WHAT really matters when you slip the latest arcade conversion into DF0? Is it how good the original was, how good the Amiga version is or how faithful the conversion is to the money munching machine?
One theory states that any game which makes it to the arcade is going to be pretty hot. If it cuts the ice there, it should make a very playable game at home.
There is another theory that a game you want to spend 20 minutes playing in an arcade is not the same kind of things you want to take home with you.
And there is a third theory. This theory, which is mine, claims that a good game for a home computer would be one which was perhaps a little too complex for the arcades.
Xybots is that game. There is a lot of depth to the plot built on the age-old 3D maze. You run around a complex of corridors picking up coins, extra weapons and energy. A friend can join you wandering around the same maze with a separate 3D view.
While teamwork is the best way to take out the robotic monsters, especially if one of you uses a stun weapon, there is a race to the finish which will yield a bonus coin.
Money makes the game go round. At the end of each level you visit a shop. Here teamwork is really important. There are loads of accessories for sale. Some - like a higher level of energy, stronger shields and better weapons - only help one play. Others - like keys, and sensors which add detail to a plan-view map of the maze - help both sides. You can share and enjoy by giving coins to your comrade in arms.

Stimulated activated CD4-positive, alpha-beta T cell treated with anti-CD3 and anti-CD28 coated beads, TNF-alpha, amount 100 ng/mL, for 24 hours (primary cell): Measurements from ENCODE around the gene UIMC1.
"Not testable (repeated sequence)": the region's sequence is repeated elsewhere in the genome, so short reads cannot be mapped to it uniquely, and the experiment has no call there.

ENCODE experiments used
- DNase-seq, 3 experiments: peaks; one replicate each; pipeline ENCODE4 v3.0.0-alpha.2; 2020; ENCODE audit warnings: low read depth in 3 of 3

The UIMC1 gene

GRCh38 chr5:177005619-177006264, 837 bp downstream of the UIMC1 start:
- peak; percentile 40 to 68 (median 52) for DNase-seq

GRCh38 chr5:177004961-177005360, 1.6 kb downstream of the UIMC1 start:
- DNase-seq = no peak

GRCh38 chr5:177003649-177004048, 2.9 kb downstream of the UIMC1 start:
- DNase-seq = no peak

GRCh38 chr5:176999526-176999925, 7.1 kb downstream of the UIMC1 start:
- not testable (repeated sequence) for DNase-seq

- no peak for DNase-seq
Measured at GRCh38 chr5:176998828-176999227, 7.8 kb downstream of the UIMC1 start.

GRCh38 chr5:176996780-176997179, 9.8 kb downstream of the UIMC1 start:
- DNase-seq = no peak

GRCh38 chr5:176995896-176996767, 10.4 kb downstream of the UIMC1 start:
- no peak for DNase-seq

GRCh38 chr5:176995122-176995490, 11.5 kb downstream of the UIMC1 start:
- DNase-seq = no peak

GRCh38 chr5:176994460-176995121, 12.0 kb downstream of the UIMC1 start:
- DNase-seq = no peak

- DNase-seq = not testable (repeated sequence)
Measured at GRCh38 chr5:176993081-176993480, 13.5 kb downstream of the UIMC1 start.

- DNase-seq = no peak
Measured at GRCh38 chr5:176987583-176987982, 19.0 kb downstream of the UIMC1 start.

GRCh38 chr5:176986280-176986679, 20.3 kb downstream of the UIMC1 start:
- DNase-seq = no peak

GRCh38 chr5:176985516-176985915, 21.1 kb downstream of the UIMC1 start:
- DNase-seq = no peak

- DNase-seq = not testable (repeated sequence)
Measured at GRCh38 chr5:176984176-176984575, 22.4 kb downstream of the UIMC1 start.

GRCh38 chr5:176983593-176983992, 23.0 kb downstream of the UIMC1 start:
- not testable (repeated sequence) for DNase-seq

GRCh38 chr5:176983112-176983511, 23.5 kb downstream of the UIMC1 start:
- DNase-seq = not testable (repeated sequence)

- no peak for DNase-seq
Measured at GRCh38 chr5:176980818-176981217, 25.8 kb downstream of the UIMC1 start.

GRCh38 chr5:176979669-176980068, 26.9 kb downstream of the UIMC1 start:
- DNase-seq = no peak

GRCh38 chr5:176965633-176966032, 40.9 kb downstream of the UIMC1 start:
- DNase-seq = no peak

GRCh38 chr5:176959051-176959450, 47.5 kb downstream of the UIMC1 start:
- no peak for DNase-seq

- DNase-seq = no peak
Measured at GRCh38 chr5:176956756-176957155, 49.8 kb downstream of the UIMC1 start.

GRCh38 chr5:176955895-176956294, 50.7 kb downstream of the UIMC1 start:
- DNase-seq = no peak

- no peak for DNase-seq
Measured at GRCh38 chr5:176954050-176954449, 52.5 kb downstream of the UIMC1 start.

Xybots was great in the arcades but there are things which thousands of pounds worth of dedicated hardware can do which an Amiga cannot. So something has to be sacrificed to effect the conversion. In the case of Xybots this is not very much. The game retains a high degree of accuracy, paying the price with speed. A lot of action on the screen slows things down, particularly when both players can see each other.
The attract screen animation has been retained but the scenes in the shop where one player waits for the other to finish have been cut. It is cute but no real loss.
More of a problem is the inability to turn and fire, imposed by having to use a standard joystick instead of the wacko arcade controls.
In the balancing act between playability and authenticity Tengen has scored a perfect 10.